Michele Bachmann’s “Starring” Movie Role

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Before the Sarah Palin bio-pic The Undefeated, conservative group Citizens United–yes, the same one–produced a film called Fire From the Heartland, a mixture of infomercial and documentary about a “new generation” of conservative women. When it was originally advertised in the fall of 2010, the movie was about a movement. Now its being touted online, in radio spots and on billboards as a film “starring” Michele Bachmann. That’s good news for her.

Palin and Bachmann are leading members in a class of celebrity politicians that benefit from their Q score arguably as much as their experience. At a recent event at the National Press Club in Washington, D.C., I watched a gaggle of attendees flock toward Bachmann with pictures and pens at the ready—the kind of swarm that is standard in any public place Palin sets a grizzly foot. In the lead up to the Iowa straw poll, Citizens United spent $75,000 to push the film, giving Bachmann plenty of free advertising and indicating how hot a product she’s become in the political market.

But the movie doesn’t exactly “star” Bachmann. The Minnesota Clipper is one of many women profiled, with co-stars stretching from Clare Booth Luce to Margaret Thatcher. The trailer makes clear that the movie, only being distributed via DVD, primarily seeks to defend the stature (and existence) of female conservatives. “It really is stunning how much of the passion of the conservative movement comes from the women,” says Ann Coulter in a voiceover. Though many of its leaders are women, the Tea Party is a movement that leans male; a recent Gallup poll from April showed that Tea Party supporters are 45% women.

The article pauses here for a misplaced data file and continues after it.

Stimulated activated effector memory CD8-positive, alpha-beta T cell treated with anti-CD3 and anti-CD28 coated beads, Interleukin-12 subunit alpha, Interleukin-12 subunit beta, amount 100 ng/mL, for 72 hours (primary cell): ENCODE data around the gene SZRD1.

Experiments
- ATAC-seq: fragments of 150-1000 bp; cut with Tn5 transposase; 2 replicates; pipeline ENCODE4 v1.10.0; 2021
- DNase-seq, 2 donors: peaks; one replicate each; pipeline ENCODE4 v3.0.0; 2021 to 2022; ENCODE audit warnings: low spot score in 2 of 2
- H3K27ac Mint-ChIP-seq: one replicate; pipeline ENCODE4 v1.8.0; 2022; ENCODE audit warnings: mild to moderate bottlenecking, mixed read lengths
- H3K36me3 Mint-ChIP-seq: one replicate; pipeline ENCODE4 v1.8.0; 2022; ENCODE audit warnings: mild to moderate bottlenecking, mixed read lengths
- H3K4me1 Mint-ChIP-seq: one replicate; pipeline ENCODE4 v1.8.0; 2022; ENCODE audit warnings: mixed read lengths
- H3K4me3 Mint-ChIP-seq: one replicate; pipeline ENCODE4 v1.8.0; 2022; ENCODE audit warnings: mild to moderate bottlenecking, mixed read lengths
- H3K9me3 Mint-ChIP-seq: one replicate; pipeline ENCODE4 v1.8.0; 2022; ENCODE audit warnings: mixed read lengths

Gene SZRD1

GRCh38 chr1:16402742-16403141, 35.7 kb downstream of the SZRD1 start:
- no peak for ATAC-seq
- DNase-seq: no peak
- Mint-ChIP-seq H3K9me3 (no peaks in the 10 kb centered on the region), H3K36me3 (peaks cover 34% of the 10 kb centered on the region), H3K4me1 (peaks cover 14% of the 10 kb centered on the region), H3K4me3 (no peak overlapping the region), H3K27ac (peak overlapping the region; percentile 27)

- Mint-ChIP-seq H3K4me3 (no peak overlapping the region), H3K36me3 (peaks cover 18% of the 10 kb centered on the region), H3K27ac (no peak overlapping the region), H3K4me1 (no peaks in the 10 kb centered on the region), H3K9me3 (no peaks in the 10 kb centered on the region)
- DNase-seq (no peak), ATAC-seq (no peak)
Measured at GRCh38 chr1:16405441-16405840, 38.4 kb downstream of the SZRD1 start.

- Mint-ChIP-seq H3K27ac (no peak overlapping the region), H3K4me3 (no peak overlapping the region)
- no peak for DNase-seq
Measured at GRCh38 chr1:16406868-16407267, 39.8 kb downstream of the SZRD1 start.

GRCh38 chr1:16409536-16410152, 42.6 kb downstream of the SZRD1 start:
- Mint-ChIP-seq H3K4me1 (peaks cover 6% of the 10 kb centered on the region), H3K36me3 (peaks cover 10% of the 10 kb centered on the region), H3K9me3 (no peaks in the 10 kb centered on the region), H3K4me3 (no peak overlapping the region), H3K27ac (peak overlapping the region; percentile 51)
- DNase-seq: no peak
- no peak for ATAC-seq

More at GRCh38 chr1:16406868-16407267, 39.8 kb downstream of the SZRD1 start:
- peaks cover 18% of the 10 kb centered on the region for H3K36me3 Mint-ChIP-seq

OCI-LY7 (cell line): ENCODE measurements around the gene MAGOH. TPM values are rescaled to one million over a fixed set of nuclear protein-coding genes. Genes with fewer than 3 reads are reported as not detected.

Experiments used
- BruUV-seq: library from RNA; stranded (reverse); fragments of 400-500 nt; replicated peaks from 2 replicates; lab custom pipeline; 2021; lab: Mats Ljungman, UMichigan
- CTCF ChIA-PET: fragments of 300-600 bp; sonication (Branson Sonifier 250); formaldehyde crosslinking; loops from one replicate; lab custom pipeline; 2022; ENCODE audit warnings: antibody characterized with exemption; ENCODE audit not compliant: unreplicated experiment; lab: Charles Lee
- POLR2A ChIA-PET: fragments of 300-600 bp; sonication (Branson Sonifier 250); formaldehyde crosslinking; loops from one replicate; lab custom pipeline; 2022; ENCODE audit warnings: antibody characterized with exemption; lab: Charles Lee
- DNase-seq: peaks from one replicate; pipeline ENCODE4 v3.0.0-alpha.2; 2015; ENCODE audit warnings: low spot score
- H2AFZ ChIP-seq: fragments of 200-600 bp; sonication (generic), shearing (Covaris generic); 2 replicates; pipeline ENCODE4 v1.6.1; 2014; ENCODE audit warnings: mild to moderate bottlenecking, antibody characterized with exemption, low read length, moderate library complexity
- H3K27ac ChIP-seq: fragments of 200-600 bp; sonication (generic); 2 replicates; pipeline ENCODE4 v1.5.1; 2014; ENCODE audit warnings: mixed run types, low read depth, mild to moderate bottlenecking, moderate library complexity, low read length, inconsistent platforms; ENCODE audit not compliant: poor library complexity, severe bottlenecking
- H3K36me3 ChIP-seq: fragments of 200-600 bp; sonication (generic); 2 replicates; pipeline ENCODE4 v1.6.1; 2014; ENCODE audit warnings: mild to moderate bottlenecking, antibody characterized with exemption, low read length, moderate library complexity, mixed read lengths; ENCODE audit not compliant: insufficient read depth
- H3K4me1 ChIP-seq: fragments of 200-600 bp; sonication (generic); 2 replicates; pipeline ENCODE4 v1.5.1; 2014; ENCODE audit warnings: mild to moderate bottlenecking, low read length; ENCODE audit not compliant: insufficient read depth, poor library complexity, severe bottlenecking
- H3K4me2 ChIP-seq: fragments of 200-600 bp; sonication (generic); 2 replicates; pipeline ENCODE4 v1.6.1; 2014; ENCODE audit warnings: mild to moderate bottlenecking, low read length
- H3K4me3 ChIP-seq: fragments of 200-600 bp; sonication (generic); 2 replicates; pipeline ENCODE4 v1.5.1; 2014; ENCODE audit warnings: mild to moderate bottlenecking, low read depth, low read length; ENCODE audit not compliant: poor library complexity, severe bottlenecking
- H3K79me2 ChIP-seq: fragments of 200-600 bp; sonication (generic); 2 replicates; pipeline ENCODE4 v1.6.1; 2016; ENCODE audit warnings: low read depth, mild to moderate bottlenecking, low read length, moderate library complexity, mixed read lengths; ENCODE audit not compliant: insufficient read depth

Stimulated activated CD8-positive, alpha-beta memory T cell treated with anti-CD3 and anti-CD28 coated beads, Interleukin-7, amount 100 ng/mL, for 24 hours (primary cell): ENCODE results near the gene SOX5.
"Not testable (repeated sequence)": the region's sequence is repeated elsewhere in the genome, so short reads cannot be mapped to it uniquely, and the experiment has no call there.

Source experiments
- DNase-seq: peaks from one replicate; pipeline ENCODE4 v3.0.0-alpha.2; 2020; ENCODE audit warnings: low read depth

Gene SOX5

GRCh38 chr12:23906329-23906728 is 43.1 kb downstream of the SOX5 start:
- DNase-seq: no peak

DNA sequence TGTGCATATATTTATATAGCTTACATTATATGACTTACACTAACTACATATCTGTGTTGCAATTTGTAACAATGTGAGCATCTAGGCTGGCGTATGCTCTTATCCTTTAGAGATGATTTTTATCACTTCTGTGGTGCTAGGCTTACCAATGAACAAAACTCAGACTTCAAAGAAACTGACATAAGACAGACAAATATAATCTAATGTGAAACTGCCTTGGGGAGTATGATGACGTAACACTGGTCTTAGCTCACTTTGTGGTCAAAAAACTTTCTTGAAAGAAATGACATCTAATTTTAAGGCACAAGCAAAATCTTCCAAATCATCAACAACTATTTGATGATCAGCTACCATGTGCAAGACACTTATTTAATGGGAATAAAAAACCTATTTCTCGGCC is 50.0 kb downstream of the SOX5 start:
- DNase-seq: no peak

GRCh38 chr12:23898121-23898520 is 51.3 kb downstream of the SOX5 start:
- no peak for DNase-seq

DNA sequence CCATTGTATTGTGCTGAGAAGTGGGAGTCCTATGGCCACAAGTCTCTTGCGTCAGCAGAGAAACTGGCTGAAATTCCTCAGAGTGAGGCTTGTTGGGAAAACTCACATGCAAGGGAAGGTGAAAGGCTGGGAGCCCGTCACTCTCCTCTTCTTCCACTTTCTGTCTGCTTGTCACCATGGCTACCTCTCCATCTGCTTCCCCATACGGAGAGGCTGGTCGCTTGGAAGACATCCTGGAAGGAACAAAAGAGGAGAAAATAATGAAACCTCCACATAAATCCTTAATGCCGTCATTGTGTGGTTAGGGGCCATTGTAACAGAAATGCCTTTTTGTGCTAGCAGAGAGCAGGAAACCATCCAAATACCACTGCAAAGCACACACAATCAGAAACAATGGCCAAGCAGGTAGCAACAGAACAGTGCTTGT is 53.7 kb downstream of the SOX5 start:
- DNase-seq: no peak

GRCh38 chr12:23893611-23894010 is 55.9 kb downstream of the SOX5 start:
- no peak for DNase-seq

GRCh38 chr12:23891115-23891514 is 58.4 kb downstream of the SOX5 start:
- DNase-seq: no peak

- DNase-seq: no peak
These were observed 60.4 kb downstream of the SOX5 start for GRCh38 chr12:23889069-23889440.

Given the broader subject matter, the DVD sales of Fire From the Heartland can’t be couched as a direct reflection of Bachmann’s appeal, the way The Undefeated was of Palin’s. (A member of the production company wouldn’t give numbers sold so far when I called this morning.) In one memorable article—that has been cited by conservatives as proof that liberal journalists were conspiring against the film—The Atlantic‘s Connor Friedersdorf details his experience of going to see the Palin flick in Orange County, where he was apparently the single person willing to pay to see it. According to Box Office Mojo, The Undefeated‘s limited release took in a total of about $116,000.

In an Minnesota Post article about the Bachmann movie published yesterday, the movie’s director, Steve Bannon, says that she is a “Thomas Paine.” Comparing her to the man who was a “propagandist by inclination” is a flattering way to admit her lack of legislative experience while highlighting her fierce ability to rally troops. Regardless of how far that takes her in the 2012 race, one thing is clear: She’s quickly qualifying herself for a star on Poliwood’s Walk of Fame.

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